Assessing the impact of delivering messages through intimate partners to create demand for voluntary medical male circumcision in Uganda

Publication Details

Semeere, AS, Bbaale, DS, Castelnuovo, B Kiragga, A, Kigozi, J, Muganzi, A, Kambugu, A and Coutinho, AG, 2016. Assessing the impact of delivering messages through intimate partners to create demand for voluntary medical male circumcision in Uganda. 3ie Impact Evaluation Report 48. New Delhi: International Initiative for Impact Evaluation (3ie)


Link to Source
Author
Aggrey S. Semeere, Denis S. Bbaale, Barbara Castelnuovo, Agnes N. Kiragga, Joanita Kigozi, Alex Muganzi, Andrew Kambugu, Alex G. Coutinho
Country
Uganda
Region
Sub-Saharan Africa (includes East and West Africa)
Sector
Health Nutrition and Population, Social Protection
Subsector
Nutrition
Gender analysis
No
Equity Focus
None specified
Evaluation design
Others
Status
3ie Series Report
3ie Funding Window
Voluntary Medical Male Circumcision Thematic Window

Synopsis

This study evaluates whether an information-based intervention among pregnant women in their third trimester attending antenatal care at three clinics in Kampala, Uganda would significantly increase VMMC demand among their male partners.  

Context

Key clinical-trials have demonstrated that circumcision is an effective and safe method of HIV prevention among men in Sub-Saharan Africa. Currently, only 27% of Ugandan men between the ages of 15 and 49 years are circumcised; it is a region with high HIV seroprevalence. In order to tackle the issue of low VMMC take-up, a pilot study was conducted with an intervention targeting male partners of pregnant women in the third trimester at three health centres in Kampala, Uganda as a means to increase VMMC uptake among men with the intimate female partners being the potential change agents.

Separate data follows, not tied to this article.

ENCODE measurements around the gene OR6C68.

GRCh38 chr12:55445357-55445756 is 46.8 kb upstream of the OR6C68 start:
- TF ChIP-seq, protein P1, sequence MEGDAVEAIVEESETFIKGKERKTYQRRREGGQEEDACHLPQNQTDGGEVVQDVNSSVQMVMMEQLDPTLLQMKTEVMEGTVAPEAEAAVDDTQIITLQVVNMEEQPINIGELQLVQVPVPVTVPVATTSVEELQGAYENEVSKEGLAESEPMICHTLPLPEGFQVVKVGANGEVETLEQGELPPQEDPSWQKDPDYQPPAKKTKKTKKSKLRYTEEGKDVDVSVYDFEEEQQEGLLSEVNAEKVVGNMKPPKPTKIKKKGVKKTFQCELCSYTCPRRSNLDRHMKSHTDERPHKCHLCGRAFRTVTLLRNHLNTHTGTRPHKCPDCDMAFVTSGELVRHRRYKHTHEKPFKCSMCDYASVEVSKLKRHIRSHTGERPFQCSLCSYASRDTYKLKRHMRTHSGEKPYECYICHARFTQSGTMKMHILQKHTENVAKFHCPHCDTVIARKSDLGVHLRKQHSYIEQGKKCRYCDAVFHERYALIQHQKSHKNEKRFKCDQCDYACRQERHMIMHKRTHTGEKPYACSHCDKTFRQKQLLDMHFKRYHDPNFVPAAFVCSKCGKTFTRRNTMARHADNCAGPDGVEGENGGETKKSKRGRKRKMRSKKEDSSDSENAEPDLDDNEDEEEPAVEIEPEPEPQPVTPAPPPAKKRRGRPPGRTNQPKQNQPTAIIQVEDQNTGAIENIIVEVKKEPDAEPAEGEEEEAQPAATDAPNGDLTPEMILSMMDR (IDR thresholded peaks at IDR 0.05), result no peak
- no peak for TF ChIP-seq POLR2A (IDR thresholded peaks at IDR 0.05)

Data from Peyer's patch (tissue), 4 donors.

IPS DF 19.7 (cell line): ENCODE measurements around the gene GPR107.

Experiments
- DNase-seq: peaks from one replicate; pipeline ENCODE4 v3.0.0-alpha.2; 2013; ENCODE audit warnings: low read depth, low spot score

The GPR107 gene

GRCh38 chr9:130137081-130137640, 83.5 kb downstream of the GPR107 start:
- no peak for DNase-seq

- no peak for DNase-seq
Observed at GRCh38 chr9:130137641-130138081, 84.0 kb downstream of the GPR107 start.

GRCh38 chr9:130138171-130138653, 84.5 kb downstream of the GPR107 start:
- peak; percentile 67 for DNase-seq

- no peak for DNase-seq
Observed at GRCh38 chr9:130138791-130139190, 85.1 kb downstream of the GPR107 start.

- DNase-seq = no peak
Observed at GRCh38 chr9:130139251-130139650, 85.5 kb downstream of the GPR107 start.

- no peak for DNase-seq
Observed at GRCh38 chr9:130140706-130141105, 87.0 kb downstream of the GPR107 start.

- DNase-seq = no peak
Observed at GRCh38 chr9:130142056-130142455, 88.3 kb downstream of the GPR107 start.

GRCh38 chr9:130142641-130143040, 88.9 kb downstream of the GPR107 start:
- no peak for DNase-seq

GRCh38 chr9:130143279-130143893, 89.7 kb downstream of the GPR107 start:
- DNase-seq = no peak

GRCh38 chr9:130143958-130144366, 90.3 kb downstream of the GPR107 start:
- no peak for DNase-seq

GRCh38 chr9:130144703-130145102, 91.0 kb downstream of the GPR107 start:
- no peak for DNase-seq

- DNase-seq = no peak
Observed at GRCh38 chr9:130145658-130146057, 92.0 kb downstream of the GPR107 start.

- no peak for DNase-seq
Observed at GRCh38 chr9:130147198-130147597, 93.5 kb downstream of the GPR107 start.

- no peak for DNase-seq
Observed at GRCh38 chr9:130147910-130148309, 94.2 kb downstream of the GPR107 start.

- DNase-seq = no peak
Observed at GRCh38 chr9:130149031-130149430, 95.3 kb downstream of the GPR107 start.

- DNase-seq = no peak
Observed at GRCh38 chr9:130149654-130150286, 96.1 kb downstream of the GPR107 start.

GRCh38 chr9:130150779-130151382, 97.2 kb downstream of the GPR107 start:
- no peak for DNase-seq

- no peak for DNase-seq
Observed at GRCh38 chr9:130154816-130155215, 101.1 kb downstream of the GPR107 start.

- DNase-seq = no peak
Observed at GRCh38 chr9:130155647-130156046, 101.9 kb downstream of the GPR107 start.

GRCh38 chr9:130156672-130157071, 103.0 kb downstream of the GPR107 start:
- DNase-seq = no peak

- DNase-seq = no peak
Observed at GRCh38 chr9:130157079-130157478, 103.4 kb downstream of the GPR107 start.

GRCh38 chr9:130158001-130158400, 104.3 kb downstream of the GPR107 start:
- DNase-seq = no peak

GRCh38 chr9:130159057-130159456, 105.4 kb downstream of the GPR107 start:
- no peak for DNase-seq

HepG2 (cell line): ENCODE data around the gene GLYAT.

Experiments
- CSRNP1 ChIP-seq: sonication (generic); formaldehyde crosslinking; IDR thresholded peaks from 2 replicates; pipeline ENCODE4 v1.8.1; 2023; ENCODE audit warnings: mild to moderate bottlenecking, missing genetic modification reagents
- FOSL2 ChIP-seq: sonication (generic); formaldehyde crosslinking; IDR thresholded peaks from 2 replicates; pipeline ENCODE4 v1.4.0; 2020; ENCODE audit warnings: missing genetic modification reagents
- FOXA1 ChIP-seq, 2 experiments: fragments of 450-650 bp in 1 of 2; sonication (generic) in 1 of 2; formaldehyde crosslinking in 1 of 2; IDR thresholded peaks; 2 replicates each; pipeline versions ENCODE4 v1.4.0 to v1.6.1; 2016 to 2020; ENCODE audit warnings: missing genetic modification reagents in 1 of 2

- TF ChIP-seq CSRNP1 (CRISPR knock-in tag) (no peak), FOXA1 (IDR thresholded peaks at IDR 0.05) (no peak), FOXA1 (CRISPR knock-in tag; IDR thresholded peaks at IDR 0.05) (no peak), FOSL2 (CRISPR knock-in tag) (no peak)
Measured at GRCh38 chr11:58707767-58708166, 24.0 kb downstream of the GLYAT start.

Research questions

In this evaluation, the primary research question is to assess whether empowering women, through an information-based intervention, to engage their male counterparts in a discussion on VMMC will lead to increased VMMC demand among their male partners.

Methodology

Intervention design

The intervention was implemented at three municipal clinics in Kampala, Uganda offering free VMMC services. For the first three months, pregnant women who were 32 weeks or more pregnant were recruited at antenatal clinics into a control phase where no intervention (information or skills) were given to the women. They were informed of the availability of free VMMC services and those interested received transport refund vouchers to enable their male partners to access the free circumcision services. This was followed by a two-month washout period where no intervention activities were done to allow all the women contacted in the control phase to deliver. This was then followed by the three-month intervention phase where pregnant women were recruited into the study. In this phase, women were equipped with information and skills to pass on the information to their male partners as well as offered the transport refund vouchers.